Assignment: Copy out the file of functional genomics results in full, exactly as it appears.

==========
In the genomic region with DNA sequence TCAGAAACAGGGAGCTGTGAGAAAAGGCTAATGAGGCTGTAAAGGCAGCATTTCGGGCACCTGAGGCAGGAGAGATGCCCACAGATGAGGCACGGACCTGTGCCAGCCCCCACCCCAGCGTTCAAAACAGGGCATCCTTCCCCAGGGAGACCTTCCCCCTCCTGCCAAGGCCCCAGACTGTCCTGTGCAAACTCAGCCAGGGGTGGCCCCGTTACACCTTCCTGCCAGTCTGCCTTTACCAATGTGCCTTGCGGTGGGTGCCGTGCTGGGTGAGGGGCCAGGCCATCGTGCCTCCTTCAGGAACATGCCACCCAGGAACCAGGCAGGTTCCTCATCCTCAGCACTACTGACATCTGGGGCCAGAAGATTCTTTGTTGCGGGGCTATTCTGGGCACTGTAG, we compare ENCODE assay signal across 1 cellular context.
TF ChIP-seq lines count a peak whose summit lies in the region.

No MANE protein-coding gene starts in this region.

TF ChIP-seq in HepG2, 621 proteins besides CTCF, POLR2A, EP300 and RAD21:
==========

In the genomic region with DNA sequence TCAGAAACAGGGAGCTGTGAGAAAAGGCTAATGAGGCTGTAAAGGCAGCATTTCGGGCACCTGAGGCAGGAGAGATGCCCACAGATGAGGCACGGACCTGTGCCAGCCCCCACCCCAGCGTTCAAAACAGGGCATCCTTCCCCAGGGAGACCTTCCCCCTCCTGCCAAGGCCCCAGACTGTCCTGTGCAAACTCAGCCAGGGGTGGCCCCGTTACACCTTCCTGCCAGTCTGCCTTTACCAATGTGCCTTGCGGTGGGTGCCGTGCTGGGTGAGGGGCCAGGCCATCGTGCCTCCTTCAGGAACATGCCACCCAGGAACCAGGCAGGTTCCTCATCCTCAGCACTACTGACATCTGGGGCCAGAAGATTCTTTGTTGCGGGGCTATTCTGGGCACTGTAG, we compare ENCODE assay signal across 1 cellular context.
TF ChIP-seq lines count a peak whose summit lies in the region.

No MANE protein-coding gene starts in this region.

TF ChIP-seq in HepG2, 621 proteins besides CTCF, POLR2A, EP300 and RAD21: